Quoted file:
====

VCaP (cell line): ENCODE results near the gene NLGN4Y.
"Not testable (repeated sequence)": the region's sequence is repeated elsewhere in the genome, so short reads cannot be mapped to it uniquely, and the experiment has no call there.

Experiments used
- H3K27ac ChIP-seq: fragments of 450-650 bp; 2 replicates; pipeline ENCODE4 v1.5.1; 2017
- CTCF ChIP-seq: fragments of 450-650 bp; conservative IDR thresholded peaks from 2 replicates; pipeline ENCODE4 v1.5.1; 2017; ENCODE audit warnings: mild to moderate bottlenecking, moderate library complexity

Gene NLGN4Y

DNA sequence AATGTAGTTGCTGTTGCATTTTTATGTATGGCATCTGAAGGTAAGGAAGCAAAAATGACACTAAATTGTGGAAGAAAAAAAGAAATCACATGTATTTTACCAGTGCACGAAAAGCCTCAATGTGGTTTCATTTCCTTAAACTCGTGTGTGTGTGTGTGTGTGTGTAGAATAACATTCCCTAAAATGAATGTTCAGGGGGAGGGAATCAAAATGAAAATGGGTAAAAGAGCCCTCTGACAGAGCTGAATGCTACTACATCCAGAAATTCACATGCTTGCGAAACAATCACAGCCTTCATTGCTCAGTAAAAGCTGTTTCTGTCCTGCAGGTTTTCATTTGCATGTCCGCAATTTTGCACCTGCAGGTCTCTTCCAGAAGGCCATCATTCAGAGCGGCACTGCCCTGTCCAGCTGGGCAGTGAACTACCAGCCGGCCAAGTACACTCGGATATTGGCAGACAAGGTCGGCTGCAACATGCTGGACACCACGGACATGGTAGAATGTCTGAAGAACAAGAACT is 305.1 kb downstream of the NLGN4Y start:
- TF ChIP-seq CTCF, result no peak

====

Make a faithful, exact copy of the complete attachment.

VCaP (cell line): ENCODE results near the gene NLGN4Y.
"Not testable (repeated sequence)": the region's sequence is repeated elsewhere in the genome, so short reads cannot be mapped to it uniquely, and the experiment has no call there.

Experiments used
- H3K27ac ChIP-seq: fragments of 450-650 bp; 2 replicates; pipeline ENCODE4 v1.5.1; 2017
- CTCF ChIP-seq: fragments of 450-650 bp; conservative IDR thresholded peaks from 2 replicates; pipeline ENCODE4 v1.5.1; 2017; ENCODE audit warnings: mild to moderate bottlenecking, moderate library complexity

Gene NLGN4Y

DNA sequence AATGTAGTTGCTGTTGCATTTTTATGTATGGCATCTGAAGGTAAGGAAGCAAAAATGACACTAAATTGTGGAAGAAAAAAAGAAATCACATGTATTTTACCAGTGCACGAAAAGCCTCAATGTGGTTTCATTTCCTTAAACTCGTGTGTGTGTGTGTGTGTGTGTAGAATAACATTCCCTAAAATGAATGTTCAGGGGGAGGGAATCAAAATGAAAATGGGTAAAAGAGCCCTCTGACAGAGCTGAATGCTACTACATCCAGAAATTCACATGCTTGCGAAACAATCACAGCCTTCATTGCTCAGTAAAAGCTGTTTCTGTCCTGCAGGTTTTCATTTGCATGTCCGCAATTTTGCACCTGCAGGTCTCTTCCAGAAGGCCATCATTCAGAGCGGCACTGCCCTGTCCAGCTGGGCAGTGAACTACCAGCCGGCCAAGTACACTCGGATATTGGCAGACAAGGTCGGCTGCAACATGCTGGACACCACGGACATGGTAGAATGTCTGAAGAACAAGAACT is 305.1 kb downstream of the NLGN4Y start:
- TF ChIP-seq CTCF, result no peak